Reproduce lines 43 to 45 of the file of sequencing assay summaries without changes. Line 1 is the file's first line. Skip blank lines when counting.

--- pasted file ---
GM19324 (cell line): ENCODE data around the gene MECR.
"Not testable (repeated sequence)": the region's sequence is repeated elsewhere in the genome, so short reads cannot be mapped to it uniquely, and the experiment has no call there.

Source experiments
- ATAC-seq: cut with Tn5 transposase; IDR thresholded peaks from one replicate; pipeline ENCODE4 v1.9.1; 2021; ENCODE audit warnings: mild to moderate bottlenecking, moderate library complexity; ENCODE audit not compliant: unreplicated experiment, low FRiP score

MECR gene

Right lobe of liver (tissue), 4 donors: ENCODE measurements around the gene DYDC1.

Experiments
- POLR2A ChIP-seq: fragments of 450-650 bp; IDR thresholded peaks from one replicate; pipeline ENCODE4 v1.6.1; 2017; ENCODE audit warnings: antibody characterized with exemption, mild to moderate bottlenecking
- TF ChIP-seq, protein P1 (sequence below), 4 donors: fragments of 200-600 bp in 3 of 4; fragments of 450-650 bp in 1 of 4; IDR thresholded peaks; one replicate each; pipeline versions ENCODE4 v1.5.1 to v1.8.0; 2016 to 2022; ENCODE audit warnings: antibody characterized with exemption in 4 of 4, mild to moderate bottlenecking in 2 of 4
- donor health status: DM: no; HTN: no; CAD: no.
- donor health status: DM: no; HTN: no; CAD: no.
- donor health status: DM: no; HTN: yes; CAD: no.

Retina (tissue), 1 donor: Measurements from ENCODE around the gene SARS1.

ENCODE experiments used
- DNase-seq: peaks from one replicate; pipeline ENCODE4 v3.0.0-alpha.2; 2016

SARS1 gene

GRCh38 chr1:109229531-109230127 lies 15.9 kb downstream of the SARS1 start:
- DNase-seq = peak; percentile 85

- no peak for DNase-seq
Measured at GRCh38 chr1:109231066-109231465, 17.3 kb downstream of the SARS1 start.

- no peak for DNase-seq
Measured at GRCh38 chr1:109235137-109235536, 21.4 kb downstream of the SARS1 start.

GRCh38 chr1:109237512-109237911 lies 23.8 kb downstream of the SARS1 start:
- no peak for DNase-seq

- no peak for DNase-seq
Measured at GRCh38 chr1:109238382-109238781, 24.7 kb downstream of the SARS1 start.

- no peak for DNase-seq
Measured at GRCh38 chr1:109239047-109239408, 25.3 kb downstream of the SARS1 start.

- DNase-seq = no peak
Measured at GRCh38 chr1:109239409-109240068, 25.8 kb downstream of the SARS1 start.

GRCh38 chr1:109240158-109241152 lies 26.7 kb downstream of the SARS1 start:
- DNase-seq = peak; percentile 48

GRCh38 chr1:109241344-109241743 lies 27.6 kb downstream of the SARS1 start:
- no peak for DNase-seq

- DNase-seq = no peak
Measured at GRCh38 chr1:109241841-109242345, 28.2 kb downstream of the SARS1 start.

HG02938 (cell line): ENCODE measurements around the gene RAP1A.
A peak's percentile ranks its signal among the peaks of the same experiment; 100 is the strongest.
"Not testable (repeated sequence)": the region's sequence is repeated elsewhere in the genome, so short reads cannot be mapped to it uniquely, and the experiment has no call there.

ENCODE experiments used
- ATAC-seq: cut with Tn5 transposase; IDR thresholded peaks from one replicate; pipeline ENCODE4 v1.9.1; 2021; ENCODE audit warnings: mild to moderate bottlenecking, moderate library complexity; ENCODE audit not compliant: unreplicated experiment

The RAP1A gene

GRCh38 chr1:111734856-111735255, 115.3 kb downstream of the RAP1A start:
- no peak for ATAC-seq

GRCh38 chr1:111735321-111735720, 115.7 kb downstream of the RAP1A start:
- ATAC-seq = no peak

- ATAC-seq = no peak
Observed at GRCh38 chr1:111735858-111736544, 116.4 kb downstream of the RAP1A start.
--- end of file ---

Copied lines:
GRCh38 chr1:111734856-111735255, 115.3 kb downstream of the RAP1A start:
- no peak for ATAC-seq

GRCh38 chr1:111735321-111735720, 115.7 kb downstream of the RAP1A start: